When it comes to quarterbacks, Virginia football coach Bronco Mendenhall believes in an old Marvin Gaye and Kim Weston song from the 1960’s. In his mind, “It Takes Two” to run a successful program in the ACC.
So when Bryce Perkins finished his Cavalier career after the Orange Bowl, the coaches knew they’d be in search of a new starting quarterback for 2020 and they knew they wanted to add more depth to that position too in order to provide injury insurance and to foster competition. Sophomore Brennan Armstrong worked as the backup quarterback the last two seasons so he immediately took the front-runner spot, but the Hoos also searched the transfer portal for depth options. They added Mississippi State graduate transfer Keytaon Thompson in early May to the roster as well.
“Brennan, he’s confident. That’s one of his greatest strengths,” Mendenhall said. “He loves competition. He really doesn’t acknowledge anyone else. He focuses on what he can control. Coach [Jason] Beck had a conversation with him prior to us adding Keytaon so he knew that was coming. The simple and matter of fact organization or business part of it is I simply don’t believe you can win the ACC Coastal or win the ACC or have a successful football program without two very good quarterbacks. I love the situation we had with Bryce and Brennan and now I really like the situation have now with Brennan and Keytaon.”
The addition of Thompson immediately addressed the depth and competition concerns. As a graduate transfer with immediate eligibility, it provided someone other than true freshman Ira Armstead to the lineup alongside emergency option Lindell Stone, who has spent much of his first three years as a de facto coaching assistant. Stone has appeared in just three games to date, but wears a headset and carries a clipboard on game days in a role not all that different than former UVA linebacker C.J. Stalker, who is now a graduate assistant with the Hoos. Beck said he prefers to have four to five scholarship quarterbacks on the roster in a given year.
Thompson will arrive in Charlottesville with three years of major college experience, including a bowl start where he put up 274 yards of offense in a Tax Slayer Bowl win in 2017. Overall, he appeared in 20 career games and was 2-0 as a starter. He posted 18 career touchdowns (10 rushing/8 passing).
Beck, the UVA quarterbacks coach, said Thursday that the coaches like what they’ve seen and heard from Thompson. He believes it added strength to the QB room..
“We knew we needed another guy in the room for competition, for depth, and for the stability of our program,” Beck said. “So we’d been looking and kind of scouring all those options even weighing the option of taking a transfer that with that possible rule they were talking about in April of a one-time transfer. … We were really excited with Keytaon when he came around. He’s a really good fit for what we do both in terms of quality of player but also quality of person. Great reviews in talking to previous coaches and people that know him, just about his work ethic, his leadership, the type of person he is. So he’s a great fit for us here at Virginia. He’ll give us great competition between him and Brennan. We’re really excited about Brennan and feel really good about him, but this will give us great competition there. Then Lindell is a perfect option for us as well because he knows the offense. He doesn’t have to take many reps and he’ll be able to go in there and execute and do really good stuff for us. He doesn’t quite have the skill set we want for the Thorterback so that’s what led us to wanting to bring in another guy to compete now as we develop the younger guys.”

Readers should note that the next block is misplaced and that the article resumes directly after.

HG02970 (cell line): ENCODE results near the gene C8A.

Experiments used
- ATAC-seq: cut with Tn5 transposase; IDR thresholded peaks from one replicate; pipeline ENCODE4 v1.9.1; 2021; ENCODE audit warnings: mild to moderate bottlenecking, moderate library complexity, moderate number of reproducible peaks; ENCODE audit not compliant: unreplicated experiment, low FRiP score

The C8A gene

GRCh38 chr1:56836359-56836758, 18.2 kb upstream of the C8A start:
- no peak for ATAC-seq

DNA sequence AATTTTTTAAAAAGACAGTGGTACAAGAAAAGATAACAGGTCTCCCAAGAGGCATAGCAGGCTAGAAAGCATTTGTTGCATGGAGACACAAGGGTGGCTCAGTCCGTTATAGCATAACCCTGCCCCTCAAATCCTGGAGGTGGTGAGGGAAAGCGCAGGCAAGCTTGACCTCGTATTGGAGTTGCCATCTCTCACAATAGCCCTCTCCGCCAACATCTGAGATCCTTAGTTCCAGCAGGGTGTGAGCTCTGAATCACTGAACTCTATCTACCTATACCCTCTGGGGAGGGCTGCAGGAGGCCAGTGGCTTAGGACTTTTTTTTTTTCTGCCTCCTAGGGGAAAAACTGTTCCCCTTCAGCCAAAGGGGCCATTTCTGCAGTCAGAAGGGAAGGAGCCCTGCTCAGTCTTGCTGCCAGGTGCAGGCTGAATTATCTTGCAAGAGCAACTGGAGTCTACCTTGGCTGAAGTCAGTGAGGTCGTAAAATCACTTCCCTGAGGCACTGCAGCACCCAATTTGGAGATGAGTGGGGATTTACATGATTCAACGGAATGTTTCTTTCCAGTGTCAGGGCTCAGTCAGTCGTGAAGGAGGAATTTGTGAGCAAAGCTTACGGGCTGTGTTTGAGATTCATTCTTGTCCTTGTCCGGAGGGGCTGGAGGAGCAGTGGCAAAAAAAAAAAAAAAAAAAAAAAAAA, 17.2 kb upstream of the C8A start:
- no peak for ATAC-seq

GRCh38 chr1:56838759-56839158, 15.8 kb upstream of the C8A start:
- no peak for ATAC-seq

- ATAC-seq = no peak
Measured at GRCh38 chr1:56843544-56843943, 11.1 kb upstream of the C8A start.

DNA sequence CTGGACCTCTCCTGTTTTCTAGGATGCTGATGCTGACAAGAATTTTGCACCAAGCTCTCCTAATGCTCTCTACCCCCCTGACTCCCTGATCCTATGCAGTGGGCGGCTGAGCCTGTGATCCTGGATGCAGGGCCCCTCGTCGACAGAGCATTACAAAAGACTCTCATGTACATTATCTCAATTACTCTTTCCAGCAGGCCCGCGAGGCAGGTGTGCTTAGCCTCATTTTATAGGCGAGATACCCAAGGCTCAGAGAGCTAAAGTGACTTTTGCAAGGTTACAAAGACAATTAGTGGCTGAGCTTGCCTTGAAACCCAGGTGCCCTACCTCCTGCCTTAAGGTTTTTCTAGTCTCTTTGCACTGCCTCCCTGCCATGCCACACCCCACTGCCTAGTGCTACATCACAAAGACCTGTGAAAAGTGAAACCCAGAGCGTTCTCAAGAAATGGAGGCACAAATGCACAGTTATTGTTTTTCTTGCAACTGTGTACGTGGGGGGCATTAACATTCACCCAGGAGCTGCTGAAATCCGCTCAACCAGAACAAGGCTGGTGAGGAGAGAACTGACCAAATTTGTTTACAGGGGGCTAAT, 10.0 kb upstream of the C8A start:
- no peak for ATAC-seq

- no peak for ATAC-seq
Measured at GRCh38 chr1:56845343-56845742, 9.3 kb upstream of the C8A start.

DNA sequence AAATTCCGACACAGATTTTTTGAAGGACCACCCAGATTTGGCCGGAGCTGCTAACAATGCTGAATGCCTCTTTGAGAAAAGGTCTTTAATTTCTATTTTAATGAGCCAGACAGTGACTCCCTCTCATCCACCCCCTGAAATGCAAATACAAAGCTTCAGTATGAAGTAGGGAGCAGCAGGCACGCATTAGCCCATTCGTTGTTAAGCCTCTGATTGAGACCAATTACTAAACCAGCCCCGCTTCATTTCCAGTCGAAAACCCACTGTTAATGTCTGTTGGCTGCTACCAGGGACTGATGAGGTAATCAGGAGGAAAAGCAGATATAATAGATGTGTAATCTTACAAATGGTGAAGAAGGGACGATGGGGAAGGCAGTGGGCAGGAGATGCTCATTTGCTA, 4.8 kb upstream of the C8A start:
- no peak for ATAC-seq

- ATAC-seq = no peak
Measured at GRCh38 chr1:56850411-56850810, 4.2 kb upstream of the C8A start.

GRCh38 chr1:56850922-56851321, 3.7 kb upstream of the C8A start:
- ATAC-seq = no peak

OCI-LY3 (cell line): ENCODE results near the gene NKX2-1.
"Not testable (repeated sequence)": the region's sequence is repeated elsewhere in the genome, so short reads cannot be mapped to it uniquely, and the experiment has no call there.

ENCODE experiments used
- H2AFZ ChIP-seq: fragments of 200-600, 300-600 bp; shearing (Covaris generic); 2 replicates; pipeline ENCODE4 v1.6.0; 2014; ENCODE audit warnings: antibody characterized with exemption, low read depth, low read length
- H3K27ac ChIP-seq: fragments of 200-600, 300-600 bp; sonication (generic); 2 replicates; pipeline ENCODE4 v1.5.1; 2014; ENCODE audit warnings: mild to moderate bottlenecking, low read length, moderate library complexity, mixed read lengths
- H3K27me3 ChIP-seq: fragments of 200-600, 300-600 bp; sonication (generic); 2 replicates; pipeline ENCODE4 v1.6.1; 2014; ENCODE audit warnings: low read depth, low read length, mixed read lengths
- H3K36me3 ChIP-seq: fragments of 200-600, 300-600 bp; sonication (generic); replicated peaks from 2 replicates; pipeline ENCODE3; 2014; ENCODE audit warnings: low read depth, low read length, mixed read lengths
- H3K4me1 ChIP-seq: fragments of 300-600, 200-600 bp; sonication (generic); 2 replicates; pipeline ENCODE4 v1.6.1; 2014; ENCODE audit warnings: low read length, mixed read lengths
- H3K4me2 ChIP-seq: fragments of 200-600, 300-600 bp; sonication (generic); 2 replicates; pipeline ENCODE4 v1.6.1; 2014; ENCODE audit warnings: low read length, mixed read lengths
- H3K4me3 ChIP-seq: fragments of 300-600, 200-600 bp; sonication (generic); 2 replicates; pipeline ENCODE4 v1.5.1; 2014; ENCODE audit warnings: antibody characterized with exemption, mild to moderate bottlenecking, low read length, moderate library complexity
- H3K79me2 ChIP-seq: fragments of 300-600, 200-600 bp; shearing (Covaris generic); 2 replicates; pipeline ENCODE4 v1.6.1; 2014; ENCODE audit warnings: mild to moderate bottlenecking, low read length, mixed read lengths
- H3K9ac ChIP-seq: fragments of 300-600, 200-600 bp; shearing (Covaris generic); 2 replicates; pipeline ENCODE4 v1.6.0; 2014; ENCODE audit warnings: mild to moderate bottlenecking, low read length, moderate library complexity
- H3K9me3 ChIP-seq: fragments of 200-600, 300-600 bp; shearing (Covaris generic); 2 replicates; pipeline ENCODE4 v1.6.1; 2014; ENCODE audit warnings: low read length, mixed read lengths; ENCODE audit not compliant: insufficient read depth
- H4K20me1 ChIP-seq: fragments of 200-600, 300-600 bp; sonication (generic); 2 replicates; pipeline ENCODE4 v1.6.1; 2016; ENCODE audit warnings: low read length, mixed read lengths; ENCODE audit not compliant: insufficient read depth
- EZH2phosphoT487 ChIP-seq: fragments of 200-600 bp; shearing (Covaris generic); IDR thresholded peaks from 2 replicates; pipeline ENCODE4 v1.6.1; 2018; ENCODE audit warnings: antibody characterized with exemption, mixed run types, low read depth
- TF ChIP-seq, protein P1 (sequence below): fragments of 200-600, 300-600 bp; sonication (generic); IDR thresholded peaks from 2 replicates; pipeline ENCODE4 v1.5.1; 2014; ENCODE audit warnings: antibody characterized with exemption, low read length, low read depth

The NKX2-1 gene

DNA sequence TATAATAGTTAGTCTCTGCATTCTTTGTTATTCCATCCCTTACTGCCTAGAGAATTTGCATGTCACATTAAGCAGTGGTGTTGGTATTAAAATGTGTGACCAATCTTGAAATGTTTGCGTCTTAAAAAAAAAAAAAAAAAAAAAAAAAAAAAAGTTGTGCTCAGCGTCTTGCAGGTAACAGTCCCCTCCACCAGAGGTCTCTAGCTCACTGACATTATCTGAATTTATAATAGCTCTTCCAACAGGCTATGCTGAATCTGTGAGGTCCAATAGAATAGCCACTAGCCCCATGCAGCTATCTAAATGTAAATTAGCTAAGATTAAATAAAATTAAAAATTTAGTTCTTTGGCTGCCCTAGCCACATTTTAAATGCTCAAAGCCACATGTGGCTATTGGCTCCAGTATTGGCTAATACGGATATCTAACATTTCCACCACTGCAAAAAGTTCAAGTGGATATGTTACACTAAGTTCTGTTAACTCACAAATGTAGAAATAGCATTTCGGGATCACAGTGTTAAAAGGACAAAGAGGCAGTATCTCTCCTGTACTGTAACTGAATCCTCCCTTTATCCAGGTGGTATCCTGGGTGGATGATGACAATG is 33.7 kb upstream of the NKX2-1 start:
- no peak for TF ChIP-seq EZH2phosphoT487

Developing any of the quarterbacks became a bigger challenge this spring. Beck has been working on that from home offices without the benefit of spring practices, a reality that came into play with a pandemic that shut down sports around the world. The Cavaliers didn’t get any on-field work in before the University closed and moved to online classes.
Virginia adapted to online meetings with the players, which gets divided into overall team meetings, special teams meetings, and position meetings at varying times. Beck estimated that he conferences with the quarterbacks for about an hour and 15 minutes for each position meeting. Those take the form of white board discussions, film reviews, and quizzes on things like coverages. So far, once the adjustment period settled, Beck said he feels good about how that part of coaching is working. The downside, of course, is the inability to apply or test those things in practices or a live scrimmage environment.
Fortunately, Armstrong has taken some first-team reps throughout his career and even saw action in several games in situations where Perkins left temporarily for injury concerns. Thompson has not been able to join the video conferences yet according to Mendenhall because he has a class that finishes in June before he transfers in officially.
“You can do quite a bit in terms of drawing it up on a white board, watching film of it, talking through it, and even quizzing the guys,” Beck said. “Obviously, the limitations are you can’t get the on the field reps that we missed in spring ball so we’re not getting that learning, having it on the field but we’re getting a lot done that will help when camp starts. For this time of year, we’re probably doing more learning than we typically would with being out recruiting, the players would be home from break right now with no formal meetings so we’re getting a lot of work done under the circumstances.”
Beck said that Armstrong is putting in the work right now, which hasn’t been surprising. He came prepared as the backup quarterback the last two seasons and delivered in almost every game situation he entered. That included a big run against Louisville and a touchdown pass against Georgia Tech as a true freshman and completed a pass on a fake field goal to Tanner Cowley at North Carolina and threw a touchdown pass against Liberty for example as a redshirt freshman. In high school, he posted 1,933 yards and 30 touchdowns passing plus 1,105 yards and 22 touchdowns rushing as a senior.
“He is working hard. He is training physically,” Beck said. “He’s put more emphasis on nutrition. Studying film, throwing with his buddies. He’s really doing everything working hard. He’s a competitor, he’s confident, he’s been ready to play the last couple of years. He’s just making the most of this time and this opportunity to put himself in position to be successful.”